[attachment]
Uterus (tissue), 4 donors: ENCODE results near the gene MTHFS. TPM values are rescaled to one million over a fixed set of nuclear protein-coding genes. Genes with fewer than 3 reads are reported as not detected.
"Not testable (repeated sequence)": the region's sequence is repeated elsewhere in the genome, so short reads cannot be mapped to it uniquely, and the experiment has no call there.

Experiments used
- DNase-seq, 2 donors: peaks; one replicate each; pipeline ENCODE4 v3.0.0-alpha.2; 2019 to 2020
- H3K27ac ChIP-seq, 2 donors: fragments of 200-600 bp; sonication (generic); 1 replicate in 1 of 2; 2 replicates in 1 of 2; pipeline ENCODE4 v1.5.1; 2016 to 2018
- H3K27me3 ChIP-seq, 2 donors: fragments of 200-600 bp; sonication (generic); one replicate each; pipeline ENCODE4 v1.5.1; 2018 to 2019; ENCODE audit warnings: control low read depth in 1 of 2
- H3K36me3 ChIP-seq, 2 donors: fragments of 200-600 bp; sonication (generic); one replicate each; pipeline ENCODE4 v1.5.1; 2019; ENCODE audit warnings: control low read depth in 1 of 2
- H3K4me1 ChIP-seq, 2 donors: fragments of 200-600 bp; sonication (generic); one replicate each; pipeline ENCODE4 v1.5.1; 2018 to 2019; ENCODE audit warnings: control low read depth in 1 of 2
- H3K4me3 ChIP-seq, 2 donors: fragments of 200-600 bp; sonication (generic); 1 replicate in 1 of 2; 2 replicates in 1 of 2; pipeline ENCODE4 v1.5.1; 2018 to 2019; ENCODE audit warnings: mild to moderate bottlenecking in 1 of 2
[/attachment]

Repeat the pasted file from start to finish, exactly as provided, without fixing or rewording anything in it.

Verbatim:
Uterus (tissue), 4 donors: ENCODE results near the gene MTHFS. TPM values are rescaled to one million over a fixed set of nuclear protein-coding genes. Genes with fewer than 3 reads are reported as not detected.
"Not testable (repeated sequence)": the region's sequence is repeated elsewhere in the genome, so short reads cannot be mapped to it uniquely, and the experiment has no call there.

Experiments used
- DNase-seq, 2 donors: peaks; one replicate each; pipeline ENCODE4 v3.0.0-alpha.2; 2019 to 2020
- H3K27ac ChIP-seq, 2 donors: fragments of 200-600 bp; sonication (generic); 1 replicate in 1 of 2; 2 replicates in 1 of 2; pipeline ENCODE4 v1.5.1; 2016 to 2018
- H3K27me3 ChIP-seq, 2 donors: fragments of 200-600 bp; sonication (generic); one replicate each; pipeline ENCODE4 v1.5.1; 2018 to 2019; ENCODE audit warnings: control low read depth in 1 of 2
- H3K36me3 ChIP-seq, 2 donors: fragments of 200-600 bp; sonication (generic); one replicate each; pipeline ENCODE4 v1.5.1; 2019; ENCODE audit warnings: control low read depth in 1 of 2
- H3K4me1 ChIP-seq, 2 donors: fragments of 200-600 bp; sonication (generic); one replicate each; pipeline ENCODE4 v1.5.1; 2018 to 2019; ENCODE audit warnings: control low read depth in 1 of 2
- H3K4me3 ChIP-seq, 2 donors: fragments of 200-600 bp; sonication (generic); 1 replicate in 1 of 2; 2 replicates in 1 of 2; pipeline ENCODE4 v1.5.1; 2018 to 2019; ENCODE audit warnings: mild to moderate bottlenecking in 1 of 2